CUSP 4 MVP-VAP
Improving Care for Mechanically Ventilated Patients
Patients on mechanical ventilation are an extremely vulnerable subset of the intensive care unit population. While the short-term risks—such as ventilator-associated pneumonia and pulmonary embolism—are well established, the long-term risks of being on a ventilator have come into focus in recent years. Patients may experience physical disabilities, lingering cognitive dysfunction and psychiatric issues such as anxiety and depression, for months or years after their hospitalizations.
Through a contract awarded in September 2013 by the Agency for Healthcare Research and Quality, the Armstrong Institute is leading a three-year national collaborative project that aims to prevent these short- and long-term harms, while reducing length of stay and readmissions. By improving care of patients on mechanical ventilation, we can save patients’ lives, prevent suffering and reduce health care costs.
Hospitals: Join the Next Cohort
We encourage acute-care hospitals from across the United States, including Puerto Rico, to participate in this effort to improve the care of mechanically ventilated patients. Orientation for hospitals in the next cohort begins in late July 2015. Get registration instructions.
Participating organizations will:
- Use evidence-based interventions to safely shorten the duration of ventilation, to reduce ventilator-associated harms, and to improve long-term outcomes by increasing early mobility and preventing delirium
- Harness data to drive improvement, using online tools to track performance in both outcome and process measures related to mechanical ventilation
- Tap into the wisdom of frontline staff and foster a culture of patient safety by adopting the Comprehensive-Unit-Based Safety Program
There is no fee to join this program. Participants also enjoy deeply discounted workshops and online learning programs offered by the Armstrong Institute, to help build their organization’s capacity for improvement work.
- Reduce ICU inpatient mortality
- Prevent short-term complications, such as ventilator-associated pneumonia and sepsis
- Reduce long-term physical, cognitive and psychological harm to ICU survivors
- Decrease the number of mechanical ventilation days and overall length of stay
- Improve hospital and ICU efficiency by increasing patient throughput
- Enhance teamwork and communication
“Our ventilator-associated event rate went from 16.04 per 1,000 vent days in May 2014 to 5.43 in April 2015. I believe that getting ICU patients walking and decreasing their sedation is the biggest thing that’s going to help their outcomes.”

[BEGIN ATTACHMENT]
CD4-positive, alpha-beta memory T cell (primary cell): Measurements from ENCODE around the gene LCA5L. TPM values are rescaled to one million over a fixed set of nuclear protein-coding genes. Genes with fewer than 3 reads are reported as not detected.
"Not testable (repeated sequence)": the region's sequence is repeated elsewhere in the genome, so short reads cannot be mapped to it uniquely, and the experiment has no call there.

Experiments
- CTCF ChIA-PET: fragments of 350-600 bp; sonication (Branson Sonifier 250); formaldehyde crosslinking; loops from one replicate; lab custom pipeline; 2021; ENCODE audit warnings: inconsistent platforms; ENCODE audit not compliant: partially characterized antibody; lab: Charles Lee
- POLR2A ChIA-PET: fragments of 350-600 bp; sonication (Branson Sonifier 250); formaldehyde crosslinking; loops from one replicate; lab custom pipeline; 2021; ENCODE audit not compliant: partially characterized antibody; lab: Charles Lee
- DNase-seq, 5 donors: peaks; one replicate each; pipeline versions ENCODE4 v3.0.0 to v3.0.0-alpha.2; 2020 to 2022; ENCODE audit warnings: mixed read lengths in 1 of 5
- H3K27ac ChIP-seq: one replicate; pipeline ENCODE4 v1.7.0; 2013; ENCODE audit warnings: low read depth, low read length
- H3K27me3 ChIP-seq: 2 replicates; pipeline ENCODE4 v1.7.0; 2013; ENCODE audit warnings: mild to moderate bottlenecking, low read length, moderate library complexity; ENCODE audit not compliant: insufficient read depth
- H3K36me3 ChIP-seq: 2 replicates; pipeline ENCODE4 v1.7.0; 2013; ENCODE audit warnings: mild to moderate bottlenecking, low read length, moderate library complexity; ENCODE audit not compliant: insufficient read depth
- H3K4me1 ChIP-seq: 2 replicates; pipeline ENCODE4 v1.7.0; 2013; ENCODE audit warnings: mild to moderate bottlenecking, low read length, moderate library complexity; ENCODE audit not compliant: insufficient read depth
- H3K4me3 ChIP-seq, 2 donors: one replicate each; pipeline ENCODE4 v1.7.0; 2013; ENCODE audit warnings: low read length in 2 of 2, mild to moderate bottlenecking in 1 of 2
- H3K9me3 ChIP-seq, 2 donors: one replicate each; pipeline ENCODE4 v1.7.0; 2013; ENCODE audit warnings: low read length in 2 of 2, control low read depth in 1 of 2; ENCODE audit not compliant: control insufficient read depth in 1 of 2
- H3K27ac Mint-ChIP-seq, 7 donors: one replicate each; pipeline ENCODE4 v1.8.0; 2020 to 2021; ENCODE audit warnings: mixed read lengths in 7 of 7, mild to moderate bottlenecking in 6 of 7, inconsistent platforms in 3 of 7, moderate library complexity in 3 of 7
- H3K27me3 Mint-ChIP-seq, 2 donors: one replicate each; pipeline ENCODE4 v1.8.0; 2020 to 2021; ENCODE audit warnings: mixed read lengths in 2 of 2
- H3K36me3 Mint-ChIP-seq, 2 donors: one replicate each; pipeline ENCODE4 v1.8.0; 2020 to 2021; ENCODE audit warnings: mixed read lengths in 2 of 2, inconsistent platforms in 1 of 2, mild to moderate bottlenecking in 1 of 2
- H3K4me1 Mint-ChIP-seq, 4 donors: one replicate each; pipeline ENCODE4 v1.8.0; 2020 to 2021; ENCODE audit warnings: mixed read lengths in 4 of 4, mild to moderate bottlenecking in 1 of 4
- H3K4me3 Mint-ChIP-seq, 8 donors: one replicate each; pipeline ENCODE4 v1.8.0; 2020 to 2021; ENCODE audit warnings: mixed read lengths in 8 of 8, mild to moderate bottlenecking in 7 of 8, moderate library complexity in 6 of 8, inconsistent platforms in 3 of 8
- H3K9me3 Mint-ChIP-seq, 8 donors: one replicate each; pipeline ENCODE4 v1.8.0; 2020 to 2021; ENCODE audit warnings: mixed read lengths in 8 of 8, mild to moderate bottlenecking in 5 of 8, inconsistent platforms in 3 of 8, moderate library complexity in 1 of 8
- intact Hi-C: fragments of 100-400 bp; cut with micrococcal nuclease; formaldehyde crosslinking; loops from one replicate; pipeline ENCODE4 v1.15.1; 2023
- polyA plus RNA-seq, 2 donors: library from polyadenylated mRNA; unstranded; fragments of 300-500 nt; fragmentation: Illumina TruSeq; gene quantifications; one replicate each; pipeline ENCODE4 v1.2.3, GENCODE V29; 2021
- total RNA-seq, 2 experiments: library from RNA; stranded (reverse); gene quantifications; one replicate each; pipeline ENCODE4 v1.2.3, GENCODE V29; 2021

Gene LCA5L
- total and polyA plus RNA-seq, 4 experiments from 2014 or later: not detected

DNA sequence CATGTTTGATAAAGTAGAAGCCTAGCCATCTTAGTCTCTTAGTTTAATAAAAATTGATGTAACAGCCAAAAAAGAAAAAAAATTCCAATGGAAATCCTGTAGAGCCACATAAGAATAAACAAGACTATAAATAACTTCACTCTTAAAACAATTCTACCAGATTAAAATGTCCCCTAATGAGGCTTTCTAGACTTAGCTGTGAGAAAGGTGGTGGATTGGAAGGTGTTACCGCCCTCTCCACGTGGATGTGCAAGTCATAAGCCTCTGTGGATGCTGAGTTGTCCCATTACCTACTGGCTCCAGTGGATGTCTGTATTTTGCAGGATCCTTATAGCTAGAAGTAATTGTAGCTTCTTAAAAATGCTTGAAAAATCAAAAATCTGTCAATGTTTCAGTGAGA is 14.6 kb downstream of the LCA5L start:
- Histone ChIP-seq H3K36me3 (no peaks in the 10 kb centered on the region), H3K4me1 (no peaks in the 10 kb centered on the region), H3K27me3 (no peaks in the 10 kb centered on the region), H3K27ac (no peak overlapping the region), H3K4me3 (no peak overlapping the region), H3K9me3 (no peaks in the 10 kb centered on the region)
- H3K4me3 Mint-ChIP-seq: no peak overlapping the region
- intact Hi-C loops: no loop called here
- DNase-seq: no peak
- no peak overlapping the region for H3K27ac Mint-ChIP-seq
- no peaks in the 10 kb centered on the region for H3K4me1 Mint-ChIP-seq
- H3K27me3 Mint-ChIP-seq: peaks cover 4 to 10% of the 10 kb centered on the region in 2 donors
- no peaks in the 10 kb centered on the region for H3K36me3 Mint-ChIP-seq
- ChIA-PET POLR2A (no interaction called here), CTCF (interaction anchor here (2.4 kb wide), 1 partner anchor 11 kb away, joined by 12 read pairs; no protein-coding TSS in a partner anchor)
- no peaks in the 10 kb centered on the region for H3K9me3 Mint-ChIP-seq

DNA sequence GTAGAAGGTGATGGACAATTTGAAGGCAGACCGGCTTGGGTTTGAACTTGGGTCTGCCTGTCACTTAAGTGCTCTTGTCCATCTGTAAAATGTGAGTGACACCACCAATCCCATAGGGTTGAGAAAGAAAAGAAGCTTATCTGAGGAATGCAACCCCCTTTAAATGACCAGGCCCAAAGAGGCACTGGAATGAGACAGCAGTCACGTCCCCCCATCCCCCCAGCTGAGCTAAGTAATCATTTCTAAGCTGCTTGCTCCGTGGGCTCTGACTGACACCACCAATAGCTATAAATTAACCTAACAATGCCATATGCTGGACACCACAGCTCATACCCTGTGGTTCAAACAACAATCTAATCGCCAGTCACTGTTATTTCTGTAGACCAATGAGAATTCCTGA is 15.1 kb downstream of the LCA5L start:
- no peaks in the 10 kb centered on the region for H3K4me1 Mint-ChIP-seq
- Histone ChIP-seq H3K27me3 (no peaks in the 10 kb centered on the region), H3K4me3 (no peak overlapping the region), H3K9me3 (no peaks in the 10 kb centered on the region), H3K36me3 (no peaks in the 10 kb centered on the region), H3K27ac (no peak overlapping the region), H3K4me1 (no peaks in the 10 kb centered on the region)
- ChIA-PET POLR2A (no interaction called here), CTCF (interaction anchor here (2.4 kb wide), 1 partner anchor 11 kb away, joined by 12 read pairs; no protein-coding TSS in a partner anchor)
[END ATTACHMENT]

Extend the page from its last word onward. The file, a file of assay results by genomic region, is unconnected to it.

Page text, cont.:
- Kassie Basnight, R.N., B.S.N., Nurse Manager, Tampa General Hospital
Read more participant experiences.
Get More Details
- Visit the Frequently Asked Questions page for details on the project overall, as well as such issues as measurement, data collection, participation requirements and coaching.
- Read stories from hospitals already participating in the project, and see how high-performing units have reduced rates of ventilator-associated events
- Watch our overview video, "Improving Care for Mechanically Ventilated Patients," featuring principal investigator Sean Berenholtz
- Watch a recorded informational webinar from March 2015 to learn about program interventions, hear about the benefits of participation, and meet the project team and other participating hospitals. (View slides only)
Why Target Mechanical Ventilation?
- 800,000 patients receive mechanical ventilation in the U.S. each year
- 35 percent mortality rate
- 10–20 percent of ventilated patients develop ventilator-associated pneumonia, perhaps the most deadly hospital-acquired infection
- 40.5 percent of mechanical ventilation lasts 8 days or longer
- Ventilator-associated events, such as pneumonia and acute respiratory distress, are associated with longer ventilator days, hospital stays, and higher mortality rates compared to patients without these events
This initiative leverages the capabilities of other leaders in the field, including faculty from Harvard Pilgrim Health Care Institute for their scientific expertise, and MHA Keystone Center for program support and coordination.
If your team is already participating in this project, or to review presentations, tools and other content from it, visit the CUSP for Mechanically Ventilated Patients project portal.
Subscribe to updates about this project and other opportunities for your health care organization to participate in patient safety and quality improvement projects.